TITLE

In vitro permeation of chromium species through porcine and human skin as determined by capillary electrophoresis—inductively coupled plasma—sector field mass spectrometry

AUTHOR(S)
Van Lierde, Veerle; Chéry, Cyrille C.; Roche, Nathalie; Monstrey, Stan; Moens, Luc; Vanhaecke, Frank
PUB. DATE
January 2006
SOURCE
Analytical & Bioanalytical Chemistry;Jan2006, Vol. 384 Issue 2, p378
SOURCE TYPE
Academic Journal
DOC. TYPE
Article
ABSTRACT
Since the species that trigger chromium allergy are not yet known, it is important to gain more of an insight into the mechanism of chromium transport through the skin and into the relationship between chromium allergy and chromium species. In vitro permeation studies with porcine and human skin were performed using a Franz static diffusion cell. Investigations attempted to elucidate (i) which Cr compounds are able to permeate through skin, (ii) the influence the Cr concentration in the donor solution has on the Cr permeation, and (iii) the effect that the time of exposure to the donor solution has on Cr permeation. Capillary electrophoresis hyphenated to inductively coupled plasma–sector field mass spectrometry (CE–ICP–SFMS) was used to separate and quantify the Cr species in the receptor fluid. 50 mmol L−1 phosphate buffer (pH 2.5) was used for CE separation, and two different electrophoretic runs were carried out (in the positive and negative modes). Pneumatic nebulization (PN)-ICP-SFMS was used in order to quantify the total amount of Cr absorbed by the skin after microwave-assisted acid digestion of the tissue. Cr(VI) was found to pass most easily through the skin. Nevertheless, Cr(VI) was also shown to be absorbed more efficiently by the skin than Cr(III), an observation attributed to a more pronounced rejection of the positively charged Cr(III) ions by the skin barrier. These results were in good agreement with in vitro permeation studies previously reported in the literature in which other analytical techniques were used. Differences observed in the permeation of Cr following the application of aqueous Cr donor solutions and Cr-containing simulated sweat donor solutions are also described. [Figure not available: see fulltext.]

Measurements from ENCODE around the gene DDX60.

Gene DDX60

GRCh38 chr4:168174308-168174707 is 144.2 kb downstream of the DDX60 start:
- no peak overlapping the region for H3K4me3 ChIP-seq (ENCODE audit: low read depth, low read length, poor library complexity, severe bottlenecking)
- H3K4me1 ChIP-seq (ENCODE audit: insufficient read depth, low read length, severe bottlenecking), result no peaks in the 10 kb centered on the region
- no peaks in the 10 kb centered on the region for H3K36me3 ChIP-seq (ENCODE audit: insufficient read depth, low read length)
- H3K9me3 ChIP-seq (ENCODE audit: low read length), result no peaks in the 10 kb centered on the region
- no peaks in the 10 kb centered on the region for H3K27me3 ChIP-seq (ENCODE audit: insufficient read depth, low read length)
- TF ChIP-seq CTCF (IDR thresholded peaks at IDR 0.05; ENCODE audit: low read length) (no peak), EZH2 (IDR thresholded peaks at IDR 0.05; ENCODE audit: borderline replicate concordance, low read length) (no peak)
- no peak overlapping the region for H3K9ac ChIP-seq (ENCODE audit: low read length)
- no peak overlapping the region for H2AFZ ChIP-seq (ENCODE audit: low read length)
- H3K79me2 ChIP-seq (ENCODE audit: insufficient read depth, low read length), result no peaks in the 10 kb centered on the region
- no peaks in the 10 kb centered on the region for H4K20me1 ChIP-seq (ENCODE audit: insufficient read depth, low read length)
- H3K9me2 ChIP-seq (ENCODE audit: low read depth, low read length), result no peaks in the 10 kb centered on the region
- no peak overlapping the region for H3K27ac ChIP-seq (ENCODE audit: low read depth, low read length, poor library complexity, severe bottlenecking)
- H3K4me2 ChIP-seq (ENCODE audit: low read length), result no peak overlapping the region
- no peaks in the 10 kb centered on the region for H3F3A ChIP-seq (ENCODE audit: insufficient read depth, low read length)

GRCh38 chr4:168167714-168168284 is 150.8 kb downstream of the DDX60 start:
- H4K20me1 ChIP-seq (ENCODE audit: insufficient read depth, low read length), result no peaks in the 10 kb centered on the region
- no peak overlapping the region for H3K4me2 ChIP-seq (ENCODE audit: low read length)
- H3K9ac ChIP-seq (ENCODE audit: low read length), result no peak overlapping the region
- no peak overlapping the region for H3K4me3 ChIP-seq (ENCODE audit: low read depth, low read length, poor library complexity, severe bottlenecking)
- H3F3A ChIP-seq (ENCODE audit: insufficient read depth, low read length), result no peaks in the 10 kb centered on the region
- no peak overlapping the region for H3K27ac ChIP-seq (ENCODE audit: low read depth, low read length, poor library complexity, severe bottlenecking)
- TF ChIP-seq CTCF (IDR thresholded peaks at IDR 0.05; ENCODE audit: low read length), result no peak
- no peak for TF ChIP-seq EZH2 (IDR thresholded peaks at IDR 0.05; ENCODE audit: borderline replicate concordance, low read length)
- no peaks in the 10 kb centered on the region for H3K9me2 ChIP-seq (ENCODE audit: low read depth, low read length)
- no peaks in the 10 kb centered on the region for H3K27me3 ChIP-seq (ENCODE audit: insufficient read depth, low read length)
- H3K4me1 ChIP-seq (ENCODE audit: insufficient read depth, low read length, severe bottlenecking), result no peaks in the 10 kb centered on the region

ACCESSION #
19274301

 

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